A powerful Islamist organization in Morocco said it is suspending its support for the country's pro-democracy movement, dealing a severe blow to the group that once put tens of thousands people on streets.
The Islamist al-Adl wal-Ihsane (Justice and Charity) group said they were ending their role in the weekly protests that have taken place in this North African monarchy since February, because the movement had been taken over by elements that wanted to limit the demands for change.
The absence of the Islamists from the protests will further weaken the reform movement, whose power has greatly diminished since an opposition party won the Nov. 25 elections in the kingdom.
The Justice and Charity group has been a stalwart presence at the weekly democracy protests organized by February 20th pro-democracy movement that shook the country earlier this year.
"At the beginning of the demonstrations, we agreed with the demands for the end to despotism and corruption and only the street would decide the limit of the demands," said the group's spokesman Hassan Bennajeh. "With time, we found many elements want to impose the parliamentary monarchy as a limit _ we do not agree."
Some members of the religious group, which is banned from politics but tolerated by authorities, have called for Morocco to become a republic, while the February 20 movement would only like to relegate the king to a figurehead role in a parliamentary monarchy.
The movement's name comes from the date it hit the streets after a wave of pro-democracy protests that have rocked many Arab countries this year.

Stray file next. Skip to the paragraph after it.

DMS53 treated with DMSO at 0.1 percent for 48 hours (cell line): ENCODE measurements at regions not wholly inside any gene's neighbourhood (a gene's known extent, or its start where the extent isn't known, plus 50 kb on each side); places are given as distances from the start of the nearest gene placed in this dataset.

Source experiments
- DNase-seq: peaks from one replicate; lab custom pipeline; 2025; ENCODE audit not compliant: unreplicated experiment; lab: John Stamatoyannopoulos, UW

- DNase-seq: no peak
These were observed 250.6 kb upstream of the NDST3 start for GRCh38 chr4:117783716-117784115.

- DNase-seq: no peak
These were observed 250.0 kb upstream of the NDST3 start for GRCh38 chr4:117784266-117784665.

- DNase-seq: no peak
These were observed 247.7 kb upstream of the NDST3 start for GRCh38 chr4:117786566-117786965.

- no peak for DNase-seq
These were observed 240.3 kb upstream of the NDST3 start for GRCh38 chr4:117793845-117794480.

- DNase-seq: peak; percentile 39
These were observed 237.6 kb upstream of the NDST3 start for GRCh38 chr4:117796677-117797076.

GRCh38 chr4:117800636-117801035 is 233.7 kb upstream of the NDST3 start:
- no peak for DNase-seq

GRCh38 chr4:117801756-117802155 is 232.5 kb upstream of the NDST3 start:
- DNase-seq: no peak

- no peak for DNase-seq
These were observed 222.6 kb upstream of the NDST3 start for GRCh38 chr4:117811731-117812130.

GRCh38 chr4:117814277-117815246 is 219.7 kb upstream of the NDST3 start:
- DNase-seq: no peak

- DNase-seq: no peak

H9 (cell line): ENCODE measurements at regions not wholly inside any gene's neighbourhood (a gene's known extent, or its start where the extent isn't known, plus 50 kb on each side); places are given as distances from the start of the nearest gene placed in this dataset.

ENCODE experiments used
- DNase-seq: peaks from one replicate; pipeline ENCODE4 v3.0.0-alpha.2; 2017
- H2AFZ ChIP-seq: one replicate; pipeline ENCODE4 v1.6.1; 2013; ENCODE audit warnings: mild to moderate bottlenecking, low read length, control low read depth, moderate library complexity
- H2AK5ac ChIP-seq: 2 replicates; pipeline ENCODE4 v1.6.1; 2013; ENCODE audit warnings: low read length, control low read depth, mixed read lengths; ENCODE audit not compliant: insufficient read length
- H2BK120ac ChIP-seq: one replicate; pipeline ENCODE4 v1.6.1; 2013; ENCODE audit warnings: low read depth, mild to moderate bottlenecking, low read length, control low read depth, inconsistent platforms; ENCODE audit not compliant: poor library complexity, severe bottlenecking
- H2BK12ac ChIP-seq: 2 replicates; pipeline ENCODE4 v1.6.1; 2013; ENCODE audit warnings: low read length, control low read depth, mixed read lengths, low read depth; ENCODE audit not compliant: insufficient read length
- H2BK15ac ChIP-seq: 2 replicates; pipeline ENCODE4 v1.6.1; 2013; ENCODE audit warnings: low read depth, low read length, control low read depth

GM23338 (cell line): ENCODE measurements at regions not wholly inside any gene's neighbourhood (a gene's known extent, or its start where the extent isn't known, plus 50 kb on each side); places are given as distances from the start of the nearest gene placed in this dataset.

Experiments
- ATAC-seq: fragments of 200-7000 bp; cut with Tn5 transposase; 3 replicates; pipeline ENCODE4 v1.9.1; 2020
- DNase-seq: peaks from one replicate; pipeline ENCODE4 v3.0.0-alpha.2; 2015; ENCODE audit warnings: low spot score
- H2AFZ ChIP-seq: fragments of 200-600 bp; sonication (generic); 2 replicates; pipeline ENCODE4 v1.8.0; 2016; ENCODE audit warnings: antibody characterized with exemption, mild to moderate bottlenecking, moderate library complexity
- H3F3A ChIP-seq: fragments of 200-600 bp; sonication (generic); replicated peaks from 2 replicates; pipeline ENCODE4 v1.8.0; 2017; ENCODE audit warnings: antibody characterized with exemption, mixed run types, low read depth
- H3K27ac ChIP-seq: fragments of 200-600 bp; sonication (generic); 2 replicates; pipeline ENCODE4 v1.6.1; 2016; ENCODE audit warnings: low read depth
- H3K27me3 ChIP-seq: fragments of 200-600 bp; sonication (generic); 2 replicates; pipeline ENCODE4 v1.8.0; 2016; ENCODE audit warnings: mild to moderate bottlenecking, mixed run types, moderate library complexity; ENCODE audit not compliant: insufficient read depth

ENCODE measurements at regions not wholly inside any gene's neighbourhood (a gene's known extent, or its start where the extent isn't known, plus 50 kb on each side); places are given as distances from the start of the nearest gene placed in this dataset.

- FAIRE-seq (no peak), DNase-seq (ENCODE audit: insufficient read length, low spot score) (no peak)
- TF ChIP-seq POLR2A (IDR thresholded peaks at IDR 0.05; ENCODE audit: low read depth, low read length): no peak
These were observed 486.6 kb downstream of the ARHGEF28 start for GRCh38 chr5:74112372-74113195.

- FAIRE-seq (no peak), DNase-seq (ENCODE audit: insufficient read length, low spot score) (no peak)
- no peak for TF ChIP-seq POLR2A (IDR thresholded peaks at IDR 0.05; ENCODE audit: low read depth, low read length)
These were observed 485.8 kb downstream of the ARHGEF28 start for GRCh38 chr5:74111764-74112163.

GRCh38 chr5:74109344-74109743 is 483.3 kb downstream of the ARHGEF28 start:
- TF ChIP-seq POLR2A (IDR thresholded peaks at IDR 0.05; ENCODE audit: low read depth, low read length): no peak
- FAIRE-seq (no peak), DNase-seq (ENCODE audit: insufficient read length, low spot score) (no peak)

Omar Radi, a prominent member of the organization said that while the decision of the Islamist group's will have an effect on the movement it will not, however, mean the end of February 20th.
"The movement will continue because all the reasons for the anger still exist in Morocco," he said.
Morocco's king moved swiftly to meet some of the demonstrators demands when the protests began and proposed a series of constitutional reforms that gave more power to the elected government.
The country drafted a new constitution and on Nov. 25 an Islamist party, long in opposition, won the poll.
Pro-democracy activists say all the changes are merely a decor and that most power is still in the hands of the king and his advisers.
The new head of government, Abdelilah Benkirane of the Justice and Development Party, has offered dialogue with the February 20 movement but they have refused.
The Justice and Charity group, meanwhile, said it still believed in the legitimacy of the democracy movement's demands and called for a change in the "archaic regime."